Reintroducing artists into cities

Who wins when development companies convert existing spaces into artist housing?
By Jessica Perry

Organizations in big cities nationwide are collaborating with local, state and federal governments to combat artist gentrification and facilitate affordable living spaces for artists. The goal is to add vibrancy to cities that are becoming bland, but the end result isn’t entirely positive.

Artist gentrification has been an ongoing issue in urban areas for decades. High living costs make it difficult for any artist to not only make money off of their art, but also just to meet basic needs. This issue is compounded by post-recession financial resonance. The creative class is growing while their funds are shrinking; with these projects, artists have a better opportunity of moving in. The result is that old neighborhoods are being transformed culturally and economically, for better or for worse.

Artists Search for Space
Zachary Dresher, a 21-year-old musician and self-proclaimed “starving artist,” hoped to benefit from some of these projects upon moving from the District of Columbia to a more affordable place in Maryland in 2014.

“The D.M.V. [D.C.-Maryland-Virginia] areas are definitely not the worst about helping artists like me to find homes, because there are options like the Monroe Street Market area and the Brookland Lofts,” he said. “I looked at them, but the problem is the high standard of living in general. I can afford a house, but will I have money for food?”

Monroe Street Market is just one example of a company, Bozzuto Development, collaborating with artists to offer affordable housing. Bozzuto receives tax cuts for their buildings, and the neighborhood gets some of its pizzazz back. These housing areas often turn into arts districts, such as the popular Monroe Street Market which won a Washington City Paper award in 2015 for Best-Up-And-Coming Arts Neighborhood.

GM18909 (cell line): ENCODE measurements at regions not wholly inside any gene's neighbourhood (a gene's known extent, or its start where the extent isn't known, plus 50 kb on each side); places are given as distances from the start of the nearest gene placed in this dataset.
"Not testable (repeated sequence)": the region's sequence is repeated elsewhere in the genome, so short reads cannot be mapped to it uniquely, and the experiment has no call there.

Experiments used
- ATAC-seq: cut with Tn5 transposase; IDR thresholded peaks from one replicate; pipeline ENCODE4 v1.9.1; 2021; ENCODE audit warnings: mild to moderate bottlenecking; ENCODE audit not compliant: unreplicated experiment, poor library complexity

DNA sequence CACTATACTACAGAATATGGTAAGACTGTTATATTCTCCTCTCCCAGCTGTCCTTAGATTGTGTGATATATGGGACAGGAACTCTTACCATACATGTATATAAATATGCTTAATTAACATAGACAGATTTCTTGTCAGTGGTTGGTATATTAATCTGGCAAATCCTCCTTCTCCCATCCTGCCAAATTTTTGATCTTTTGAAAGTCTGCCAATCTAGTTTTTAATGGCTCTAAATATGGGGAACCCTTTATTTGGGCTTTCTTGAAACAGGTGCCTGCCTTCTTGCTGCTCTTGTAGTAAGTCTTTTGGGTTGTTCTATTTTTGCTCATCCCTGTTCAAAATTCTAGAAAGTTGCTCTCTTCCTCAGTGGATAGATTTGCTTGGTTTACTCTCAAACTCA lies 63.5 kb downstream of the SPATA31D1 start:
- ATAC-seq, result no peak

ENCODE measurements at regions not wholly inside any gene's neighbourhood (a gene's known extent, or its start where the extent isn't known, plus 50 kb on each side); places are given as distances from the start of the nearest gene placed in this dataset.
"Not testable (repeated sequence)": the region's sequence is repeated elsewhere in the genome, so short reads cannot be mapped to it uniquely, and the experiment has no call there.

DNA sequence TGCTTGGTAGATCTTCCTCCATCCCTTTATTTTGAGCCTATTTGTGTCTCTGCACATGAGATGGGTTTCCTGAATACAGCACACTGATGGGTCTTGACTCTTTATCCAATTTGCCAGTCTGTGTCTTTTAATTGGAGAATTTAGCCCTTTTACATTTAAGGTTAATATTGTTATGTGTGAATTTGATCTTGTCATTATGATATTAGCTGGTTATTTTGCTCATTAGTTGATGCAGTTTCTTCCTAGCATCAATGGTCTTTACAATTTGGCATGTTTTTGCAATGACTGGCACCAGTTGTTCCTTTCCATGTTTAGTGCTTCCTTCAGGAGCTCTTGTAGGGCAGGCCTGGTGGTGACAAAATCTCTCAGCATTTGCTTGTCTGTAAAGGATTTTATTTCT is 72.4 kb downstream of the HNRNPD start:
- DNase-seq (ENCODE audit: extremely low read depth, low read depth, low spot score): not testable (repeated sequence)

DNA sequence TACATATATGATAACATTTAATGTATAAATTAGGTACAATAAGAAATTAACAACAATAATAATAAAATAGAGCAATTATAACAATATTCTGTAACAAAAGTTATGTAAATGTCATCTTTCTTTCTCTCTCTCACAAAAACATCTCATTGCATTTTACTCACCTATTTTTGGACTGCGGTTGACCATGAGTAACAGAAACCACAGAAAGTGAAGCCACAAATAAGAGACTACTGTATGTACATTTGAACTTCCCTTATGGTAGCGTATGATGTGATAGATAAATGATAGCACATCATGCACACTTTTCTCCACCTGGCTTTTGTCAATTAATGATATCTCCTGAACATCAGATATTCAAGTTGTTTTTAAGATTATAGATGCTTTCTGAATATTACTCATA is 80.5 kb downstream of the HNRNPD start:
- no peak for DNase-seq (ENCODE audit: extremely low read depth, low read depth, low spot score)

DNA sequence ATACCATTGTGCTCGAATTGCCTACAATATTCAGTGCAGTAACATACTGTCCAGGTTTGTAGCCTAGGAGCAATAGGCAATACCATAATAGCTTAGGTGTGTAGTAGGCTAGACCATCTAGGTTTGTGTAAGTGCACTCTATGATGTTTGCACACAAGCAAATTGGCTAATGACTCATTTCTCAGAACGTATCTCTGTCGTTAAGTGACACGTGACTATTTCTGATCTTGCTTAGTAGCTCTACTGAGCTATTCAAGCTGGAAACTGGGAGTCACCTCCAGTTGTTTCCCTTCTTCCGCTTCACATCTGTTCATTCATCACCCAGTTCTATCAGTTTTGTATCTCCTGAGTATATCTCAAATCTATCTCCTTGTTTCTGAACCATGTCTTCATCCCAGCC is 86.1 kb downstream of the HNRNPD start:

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 View of Monroe Street Arts Walk from the Metro stop. Photo by Jessica Perry.

The Monroe Street Market Arts Walk, located at the Brookland-CUA Metro stop, has grown since its inception. It attracts many tourists with weekly events such as musical performances and outdoor farmers’ markets. Monroe Street Market management uses these events to publicize the area to tourists and locals alike, where artists such as Katie Stack lease properties.

The Process: Positives and Pitfalls
Stack, who owns a storefront at the Arts Walk called Stitch and Rivet, explains that Bozzuto management leases the studios as “artist spaces.” Majority of artists there use their space as either a storefront or a workspace, not as a living space. According to her, the process can be long: during the application process, artists must submit a resume, portfolio, and various financial statements, but majority of the wait is for space to open up.